THE CANARY ISLANDS
The Canary Islands form an archipelago lying off the west coast of Morocco, near the Tropic of Cancer. They consist of seven islands and six small isles which, between them, have four national parks and hundreds of volcanoes, nearly all of which are inactive.
The islands were annexed to Spain between the 14th and 15th centuries when the original inhabitants, the Guanches, still lived there. They were transformed into a flourishing trading centre on the shipping routes to the American and African continents. They are currently divided into two separate Spanish provinces - the Western Isles (Tenerife, La Palma, El Hierro and La Gomera) and the Eastern Isles (Gran Canaria, Lanzarote and Fuerteventura).
Tourism has been developed on the easternmost islands, leaving La Palma, El Hierro and La Gomera virtually free from large resorts.
Tenerife, whose name derives from the Guanches dialect for 'snow clad mountain', is the most popular with tourists. The mountain referred to is the imposing Pico del Tiede, at 3,718 metres it is the highest in Spain. It is an inactive volcano that dominates the whole island. Tenerife's capital, Santa Cruz, has white beaches and interesting churches and museums. The Parque Nacional del Teide stretches into barren, scenery skirting the two volcanic cones of the mountain with interruptions of rare and beautiful plants.
Gran Canaria attracts two million tourists each year and has a microcosm of scenery and climate. It has sandy beaches, cliffs, green countyside and rugged peaks and valleys at the foot of the great volcanic cone in the centre of the island. Its capital, Las Palmas, has a busy, modern port flanking the ancient architecture of the old district. Sightseeing here would include the 16th century cathedral, the Casa de Colon where Christopher Columbus stayed and which is now a museum dedicated to his adventures, the picturesque Pueblo Canario full of little white-washed houses and shops selling local crafts, the Museo Canario with exhibits of history before the arrival of the Spanish and the Parque Santa Catalina which is a shady park facing the port.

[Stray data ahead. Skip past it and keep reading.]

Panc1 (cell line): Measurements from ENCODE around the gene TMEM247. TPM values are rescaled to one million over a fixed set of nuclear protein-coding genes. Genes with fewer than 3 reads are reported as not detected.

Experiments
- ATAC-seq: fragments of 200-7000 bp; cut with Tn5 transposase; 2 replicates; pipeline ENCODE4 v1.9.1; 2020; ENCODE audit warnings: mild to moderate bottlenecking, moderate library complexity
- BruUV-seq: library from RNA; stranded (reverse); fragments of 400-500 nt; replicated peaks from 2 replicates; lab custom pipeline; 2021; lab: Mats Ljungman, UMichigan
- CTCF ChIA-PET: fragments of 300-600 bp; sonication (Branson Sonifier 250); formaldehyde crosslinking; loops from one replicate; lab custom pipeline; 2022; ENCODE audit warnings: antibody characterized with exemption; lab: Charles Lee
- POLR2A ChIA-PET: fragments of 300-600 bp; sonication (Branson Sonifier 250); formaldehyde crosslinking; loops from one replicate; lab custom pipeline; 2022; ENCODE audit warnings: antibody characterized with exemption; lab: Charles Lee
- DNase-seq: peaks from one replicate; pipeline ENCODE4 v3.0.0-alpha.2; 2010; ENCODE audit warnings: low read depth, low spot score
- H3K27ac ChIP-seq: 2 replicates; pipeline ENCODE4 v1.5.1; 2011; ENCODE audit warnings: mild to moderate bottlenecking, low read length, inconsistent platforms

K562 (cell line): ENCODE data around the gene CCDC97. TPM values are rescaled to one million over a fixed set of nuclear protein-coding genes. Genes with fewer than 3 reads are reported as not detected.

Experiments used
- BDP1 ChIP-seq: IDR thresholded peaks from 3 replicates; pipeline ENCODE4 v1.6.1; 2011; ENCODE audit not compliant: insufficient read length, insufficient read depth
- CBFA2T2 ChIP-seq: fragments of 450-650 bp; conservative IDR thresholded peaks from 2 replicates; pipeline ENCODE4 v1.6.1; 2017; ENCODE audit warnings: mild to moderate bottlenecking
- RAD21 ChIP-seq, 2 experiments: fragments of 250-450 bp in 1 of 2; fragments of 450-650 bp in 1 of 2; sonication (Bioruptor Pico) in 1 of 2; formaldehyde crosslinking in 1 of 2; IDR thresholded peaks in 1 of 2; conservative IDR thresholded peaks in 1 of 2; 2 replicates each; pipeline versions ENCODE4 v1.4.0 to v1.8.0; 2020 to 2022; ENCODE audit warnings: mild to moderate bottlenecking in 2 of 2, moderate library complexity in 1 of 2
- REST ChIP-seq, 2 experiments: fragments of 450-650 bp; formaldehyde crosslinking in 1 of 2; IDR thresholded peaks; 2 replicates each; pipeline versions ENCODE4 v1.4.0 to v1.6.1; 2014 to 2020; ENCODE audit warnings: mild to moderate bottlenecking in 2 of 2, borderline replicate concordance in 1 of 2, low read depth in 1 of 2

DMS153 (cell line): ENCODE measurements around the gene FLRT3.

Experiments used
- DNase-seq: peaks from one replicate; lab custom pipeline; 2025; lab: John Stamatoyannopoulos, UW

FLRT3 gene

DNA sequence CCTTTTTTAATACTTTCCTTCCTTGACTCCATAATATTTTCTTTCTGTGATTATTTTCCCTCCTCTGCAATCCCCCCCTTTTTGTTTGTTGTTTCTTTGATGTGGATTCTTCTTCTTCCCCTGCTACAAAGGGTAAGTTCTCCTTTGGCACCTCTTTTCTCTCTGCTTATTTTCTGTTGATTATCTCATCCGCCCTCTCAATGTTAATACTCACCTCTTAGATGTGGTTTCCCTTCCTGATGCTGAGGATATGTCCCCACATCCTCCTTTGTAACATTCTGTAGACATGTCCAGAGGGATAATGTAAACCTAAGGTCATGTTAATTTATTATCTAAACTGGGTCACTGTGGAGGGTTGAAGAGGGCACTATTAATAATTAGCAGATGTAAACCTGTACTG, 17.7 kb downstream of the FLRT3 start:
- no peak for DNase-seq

Gran Canaria's other famous city is Maspalomas, with a host of hotels, restaurants, nightclubs, a popular casino, sandy beaches, reefs and golf courses. Not far from here are the Dunas de Maspalomas, a spectacular nature reserve with vast sandy dunes continuously remodelled by winds.
In Lanzarote regulations have restricted the height, size and colour of buildings and the development of mass tourism, to protect the natural wild environment. Of volcanic origin, the dark lavic soil is mainly barren due to lack of water. This island has white beaches, fishing villages, windmills and wind turbines.
The main holiday areas in Lanzarote are Playa Blanca, Puerto del Carmen, Arrecife and Costa Teguise. The Parque Nacional de Timanfaya lies in the volcanic heart of the island where eruptions of the Montanas de Fuego have covered the land with lava and ashes. Here can be seen hot springs and flames spurting through cracks in the rocks as the volcano sleeps. The most devastating eruptions occurred between 1730 and 1736 when many villages were detroyed.
Fuerteventura is the largest of the eastern islands and the least populated with around 30,000 inhabitants outnumbered by goats. Several centuries ago this island was covered in forest, but the Spanish colonisers felled the trees for timber causing the climate to become arid and dry. Water is so scarce that it is shipped in by tanker for everday use. The main attractions of Fuerteventura are the beauty of the isolated beaches, the volcanic peaks inland, the fascinating little villages of Betancuria and Pajara, and the relaxed atmosphere.